This is what world-renowned personal care brand Dove achieved with their viral sensation “You’re More Beautiful Than You Think.” In the advert, Dove recruited seven women to take part in a social experiment, asking them to spend some time chatting to a bunch of people they had never met before. Afterwards, they were introduced to FBI Forensic Artist Gil Zamora, who drew composite sketches based on their own self-descriptions of how they saw themselves. The strangers were then brought in to describe the person who was just sketched, and the results were astounding.
Vice President and Creative Director at Ogilvy Brazil, Anselmo Ramos, one of the key creatives behind this ad comments, “Our job was to talk straight to women in a more intimate, personal way. According to statistics, only 4% of women feel good about themselves across the globe. We decided to do something that would move the other 96%.We tried to look for an idea that could actually prove they are wrong about their self-image. We had several ideas, but “Real Beauty Sketches” really stood out…most women cry when they watch it. But not only women; men, too, because they think about their mothers, sisters, and daughters.”
Dove encouraged a massive empathetic and touching response, encouraging people to believe that beauty could be as easy as seeing ourselves through a stranger's eyes. Dove set the bar pretty high for its “Real Beauty” Campaign and became a global viral phenomenon. Ramos claims, “We knew we had something good in our hands, but yes, we are a little surprised by how fast it went viral.”
CEO of the marketing agency siteflood.com Anthony Sarandrea notes that, “A company’s use of emotionally-triggering motifs in ads can greatly add to the viewers evaluation of the advertisement. When used properly, emotion is a great shortcut to virality.”By incorporating a deeper emotional layer to attract audiences, Dove received more than 50 million views within 12 days of the ad’s release, with over 40,000 shares on Facebook. It became so popular that in 2013 it broke records to become the most viral video of all time with over 144 million views. What initially began as a campaign for the US, Canada, Brazil and Australia has now rolled out to over 110 different countries in 25 different languages. With over 4 billion blogger media impressions Dove was also awarded the “Lion of St. Mark”, an honour given at the Cannes Lions International Festival of Creativity for outstanding contributions to the creative community. All that… without showcasing any of its products!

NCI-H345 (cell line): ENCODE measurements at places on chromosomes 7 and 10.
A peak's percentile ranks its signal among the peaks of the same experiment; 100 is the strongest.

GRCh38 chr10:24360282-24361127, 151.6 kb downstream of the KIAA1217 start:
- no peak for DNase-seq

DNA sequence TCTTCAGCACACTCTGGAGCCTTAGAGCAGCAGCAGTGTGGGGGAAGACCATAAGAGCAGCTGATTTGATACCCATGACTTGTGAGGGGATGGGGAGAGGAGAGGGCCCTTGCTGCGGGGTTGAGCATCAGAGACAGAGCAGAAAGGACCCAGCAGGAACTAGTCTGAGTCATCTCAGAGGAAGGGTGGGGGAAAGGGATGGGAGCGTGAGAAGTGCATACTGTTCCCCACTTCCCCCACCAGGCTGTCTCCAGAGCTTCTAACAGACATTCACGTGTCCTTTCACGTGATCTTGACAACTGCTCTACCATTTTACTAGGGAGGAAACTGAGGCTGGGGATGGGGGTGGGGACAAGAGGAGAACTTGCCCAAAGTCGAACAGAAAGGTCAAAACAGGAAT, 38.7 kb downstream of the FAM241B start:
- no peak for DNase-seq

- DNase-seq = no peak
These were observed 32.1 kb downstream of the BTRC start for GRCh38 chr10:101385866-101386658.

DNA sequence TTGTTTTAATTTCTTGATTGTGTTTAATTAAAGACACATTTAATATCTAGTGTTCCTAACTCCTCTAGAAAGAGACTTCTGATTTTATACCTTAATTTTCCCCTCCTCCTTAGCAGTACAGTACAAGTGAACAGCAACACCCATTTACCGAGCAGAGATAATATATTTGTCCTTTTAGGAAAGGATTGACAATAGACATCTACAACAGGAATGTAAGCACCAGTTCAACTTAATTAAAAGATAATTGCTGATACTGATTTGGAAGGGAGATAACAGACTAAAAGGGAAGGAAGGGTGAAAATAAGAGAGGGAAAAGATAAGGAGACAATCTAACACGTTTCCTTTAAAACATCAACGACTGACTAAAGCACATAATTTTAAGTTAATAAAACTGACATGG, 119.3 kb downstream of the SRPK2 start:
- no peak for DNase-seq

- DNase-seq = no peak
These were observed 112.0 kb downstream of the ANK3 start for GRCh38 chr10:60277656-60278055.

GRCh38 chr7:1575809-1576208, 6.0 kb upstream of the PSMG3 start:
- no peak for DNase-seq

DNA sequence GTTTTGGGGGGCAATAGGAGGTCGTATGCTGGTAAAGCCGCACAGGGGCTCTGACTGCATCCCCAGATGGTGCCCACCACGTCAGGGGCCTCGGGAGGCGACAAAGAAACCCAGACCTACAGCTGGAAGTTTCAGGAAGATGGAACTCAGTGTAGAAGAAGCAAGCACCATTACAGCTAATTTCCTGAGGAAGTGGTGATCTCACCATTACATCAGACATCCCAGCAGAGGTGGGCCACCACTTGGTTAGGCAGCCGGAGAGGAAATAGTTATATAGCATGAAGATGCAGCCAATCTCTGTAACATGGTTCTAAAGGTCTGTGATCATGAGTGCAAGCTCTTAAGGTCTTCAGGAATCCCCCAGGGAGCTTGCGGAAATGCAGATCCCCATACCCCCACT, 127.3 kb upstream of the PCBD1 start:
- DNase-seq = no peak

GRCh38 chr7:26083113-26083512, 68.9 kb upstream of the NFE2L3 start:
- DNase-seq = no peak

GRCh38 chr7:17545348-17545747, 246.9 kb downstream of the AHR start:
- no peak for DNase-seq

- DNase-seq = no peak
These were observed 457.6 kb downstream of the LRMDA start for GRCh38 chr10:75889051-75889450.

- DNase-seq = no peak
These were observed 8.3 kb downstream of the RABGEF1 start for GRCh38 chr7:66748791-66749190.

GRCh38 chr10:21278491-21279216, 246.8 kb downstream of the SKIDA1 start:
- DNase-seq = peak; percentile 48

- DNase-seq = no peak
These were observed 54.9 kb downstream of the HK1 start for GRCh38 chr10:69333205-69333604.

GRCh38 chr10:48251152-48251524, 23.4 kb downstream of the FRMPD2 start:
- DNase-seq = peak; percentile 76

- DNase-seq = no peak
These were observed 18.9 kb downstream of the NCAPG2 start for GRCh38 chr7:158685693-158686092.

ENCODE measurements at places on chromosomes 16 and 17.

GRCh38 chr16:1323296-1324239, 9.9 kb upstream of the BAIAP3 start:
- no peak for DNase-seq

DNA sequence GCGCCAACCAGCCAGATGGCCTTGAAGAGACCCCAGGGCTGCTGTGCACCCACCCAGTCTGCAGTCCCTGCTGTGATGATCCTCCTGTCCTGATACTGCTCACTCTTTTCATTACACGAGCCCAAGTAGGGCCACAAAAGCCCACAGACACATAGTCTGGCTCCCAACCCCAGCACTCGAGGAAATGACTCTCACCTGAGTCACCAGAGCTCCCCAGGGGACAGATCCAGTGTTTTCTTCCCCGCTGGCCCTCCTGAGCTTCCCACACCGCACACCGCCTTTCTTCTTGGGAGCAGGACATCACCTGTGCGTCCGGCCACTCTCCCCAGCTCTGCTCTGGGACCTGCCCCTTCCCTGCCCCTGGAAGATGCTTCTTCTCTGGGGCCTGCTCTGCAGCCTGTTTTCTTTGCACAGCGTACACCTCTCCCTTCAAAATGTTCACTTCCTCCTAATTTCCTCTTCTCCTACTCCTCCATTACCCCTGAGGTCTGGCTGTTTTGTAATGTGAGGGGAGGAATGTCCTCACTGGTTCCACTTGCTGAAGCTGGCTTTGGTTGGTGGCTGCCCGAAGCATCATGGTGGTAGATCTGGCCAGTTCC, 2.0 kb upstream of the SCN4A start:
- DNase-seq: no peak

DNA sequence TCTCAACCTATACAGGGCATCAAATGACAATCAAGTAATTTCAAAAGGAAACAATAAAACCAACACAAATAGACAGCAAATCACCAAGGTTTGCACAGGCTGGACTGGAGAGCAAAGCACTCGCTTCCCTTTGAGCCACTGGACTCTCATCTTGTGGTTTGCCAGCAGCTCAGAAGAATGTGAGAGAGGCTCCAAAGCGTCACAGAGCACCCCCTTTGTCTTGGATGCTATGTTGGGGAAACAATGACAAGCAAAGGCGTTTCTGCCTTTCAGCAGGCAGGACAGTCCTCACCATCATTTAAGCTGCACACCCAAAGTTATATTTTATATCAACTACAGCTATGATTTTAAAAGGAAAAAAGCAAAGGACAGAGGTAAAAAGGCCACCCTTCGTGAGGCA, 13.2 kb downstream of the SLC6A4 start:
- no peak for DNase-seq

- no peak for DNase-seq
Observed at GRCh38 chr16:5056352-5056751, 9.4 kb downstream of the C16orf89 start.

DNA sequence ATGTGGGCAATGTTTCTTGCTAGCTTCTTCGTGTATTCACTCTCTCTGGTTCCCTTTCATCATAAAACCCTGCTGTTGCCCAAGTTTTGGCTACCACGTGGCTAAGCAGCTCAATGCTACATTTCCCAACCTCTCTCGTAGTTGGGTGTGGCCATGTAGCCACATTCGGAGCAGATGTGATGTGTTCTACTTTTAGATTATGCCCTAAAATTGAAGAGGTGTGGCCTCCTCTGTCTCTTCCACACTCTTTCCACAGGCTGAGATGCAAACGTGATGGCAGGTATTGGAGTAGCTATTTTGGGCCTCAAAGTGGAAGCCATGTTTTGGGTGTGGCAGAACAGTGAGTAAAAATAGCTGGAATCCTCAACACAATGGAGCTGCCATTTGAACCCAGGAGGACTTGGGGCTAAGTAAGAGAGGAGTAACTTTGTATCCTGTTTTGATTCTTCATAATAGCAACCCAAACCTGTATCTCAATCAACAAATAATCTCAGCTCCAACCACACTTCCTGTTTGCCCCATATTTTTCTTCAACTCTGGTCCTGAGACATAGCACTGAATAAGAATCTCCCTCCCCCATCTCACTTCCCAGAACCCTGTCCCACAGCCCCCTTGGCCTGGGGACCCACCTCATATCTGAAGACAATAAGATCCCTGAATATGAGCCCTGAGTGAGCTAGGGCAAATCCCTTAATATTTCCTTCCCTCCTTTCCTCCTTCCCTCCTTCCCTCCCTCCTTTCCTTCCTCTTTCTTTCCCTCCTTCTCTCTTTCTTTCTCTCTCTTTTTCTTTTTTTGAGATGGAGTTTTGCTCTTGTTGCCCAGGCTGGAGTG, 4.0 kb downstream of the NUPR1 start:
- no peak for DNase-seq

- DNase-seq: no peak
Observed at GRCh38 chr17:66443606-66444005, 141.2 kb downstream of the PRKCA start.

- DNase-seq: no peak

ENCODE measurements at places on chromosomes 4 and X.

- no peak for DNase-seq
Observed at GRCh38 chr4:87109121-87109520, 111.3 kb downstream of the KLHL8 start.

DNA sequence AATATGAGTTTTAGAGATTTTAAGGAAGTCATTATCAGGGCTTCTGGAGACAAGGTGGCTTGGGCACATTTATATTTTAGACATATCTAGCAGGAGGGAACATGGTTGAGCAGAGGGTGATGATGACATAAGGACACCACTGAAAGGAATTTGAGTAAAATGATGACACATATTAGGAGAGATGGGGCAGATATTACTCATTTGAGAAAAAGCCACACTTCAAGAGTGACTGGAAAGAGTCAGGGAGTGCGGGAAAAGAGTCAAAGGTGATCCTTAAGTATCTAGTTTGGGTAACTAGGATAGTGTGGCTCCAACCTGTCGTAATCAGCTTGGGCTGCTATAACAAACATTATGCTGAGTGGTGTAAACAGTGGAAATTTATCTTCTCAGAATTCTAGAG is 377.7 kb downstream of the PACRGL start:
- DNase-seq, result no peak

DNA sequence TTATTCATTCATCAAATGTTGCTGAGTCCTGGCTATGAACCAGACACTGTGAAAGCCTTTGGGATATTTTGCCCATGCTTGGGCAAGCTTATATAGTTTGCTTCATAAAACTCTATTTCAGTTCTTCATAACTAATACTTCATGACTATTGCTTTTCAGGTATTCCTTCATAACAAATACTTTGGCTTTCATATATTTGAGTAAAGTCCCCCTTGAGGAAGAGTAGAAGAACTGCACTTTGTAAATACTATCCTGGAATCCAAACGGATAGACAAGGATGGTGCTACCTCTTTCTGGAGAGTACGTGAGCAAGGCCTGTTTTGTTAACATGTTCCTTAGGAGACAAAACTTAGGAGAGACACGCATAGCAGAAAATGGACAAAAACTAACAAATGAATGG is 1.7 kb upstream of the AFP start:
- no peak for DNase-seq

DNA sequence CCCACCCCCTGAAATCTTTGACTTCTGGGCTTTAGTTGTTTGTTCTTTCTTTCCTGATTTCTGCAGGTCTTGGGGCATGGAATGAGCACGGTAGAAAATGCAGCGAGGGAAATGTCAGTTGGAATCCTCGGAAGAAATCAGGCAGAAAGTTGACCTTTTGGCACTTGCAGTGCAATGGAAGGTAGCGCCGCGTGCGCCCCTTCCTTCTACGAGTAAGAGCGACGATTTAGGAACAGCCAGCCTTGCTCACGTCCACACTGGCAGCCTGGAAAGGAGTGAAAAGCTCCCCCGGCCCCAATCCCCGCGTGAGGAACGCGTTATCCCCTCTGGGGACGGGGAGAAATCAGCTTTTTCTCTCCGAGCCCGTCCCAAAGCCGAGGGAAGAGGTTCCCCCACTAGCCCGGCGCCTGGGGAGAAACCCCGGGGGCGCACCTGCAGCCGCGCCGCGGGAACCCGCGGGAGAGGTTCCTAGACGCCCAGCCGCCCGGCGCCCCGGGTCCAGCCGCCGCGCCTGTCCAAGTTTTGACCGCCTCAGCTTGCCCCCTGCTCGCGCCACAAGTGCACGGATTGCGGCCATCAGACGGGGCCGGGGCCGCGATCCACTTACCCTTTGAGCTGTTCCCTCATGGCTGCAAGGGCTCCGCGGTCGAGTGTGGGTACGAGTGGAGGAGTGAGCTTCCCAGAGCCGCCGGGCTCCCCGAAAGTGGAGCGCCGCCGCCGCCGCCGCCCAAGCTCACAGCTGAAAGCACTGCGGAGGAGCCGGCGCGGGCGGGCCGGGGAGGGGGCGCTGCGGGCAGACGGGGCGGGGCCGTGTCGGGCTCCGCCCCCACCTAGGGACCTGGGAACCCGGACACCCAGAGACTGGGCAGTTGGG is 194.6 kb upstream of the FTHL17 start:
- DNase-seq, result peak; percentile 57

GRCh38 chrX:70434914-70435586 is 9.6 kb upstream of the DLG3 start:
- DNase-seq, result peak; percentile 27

3. Apple “The Archives”
Nobel-prize winning behavioural economist Daniel Kahneman claims that focusing on the benefits helps your argument more so than explaining the negative costs of not doing something. This is something marketers can use to their advantage when considering their calls to action. Instead of promoting the Fear of Missing Out (FOMO), they should be focusing on how their brands can make customers’ lives better.
And this is exactly what Apple achieved by giving the greatest gift of all – memories. “The Archives” marked a significant shift away from the company’s clean, utilitarian spots to more emotive work appealing to our empathetic sides. Marking 10 years since the iPhone was first released, the fabled spot follows an elderly archivist through an historic old building stacked with film reels that seem untouched by time. He curates, frames and presses these memories into a family video called “Together”, highlighting a great benefit of the Apple brand.
It’s time to take a hard look at how we as content marketers earn our keep. Content marketers now need to advocate on behalf of customers, to breed empathy that will positively influence communities and reach beyond the traditional role of marketing. Each micro-moment on the path to conversion is important, and if we take a deeper look into customers’ pain points, we can create content that not only addresses and serves their needs, but also resonates with them. It all starts by tapping into empathy.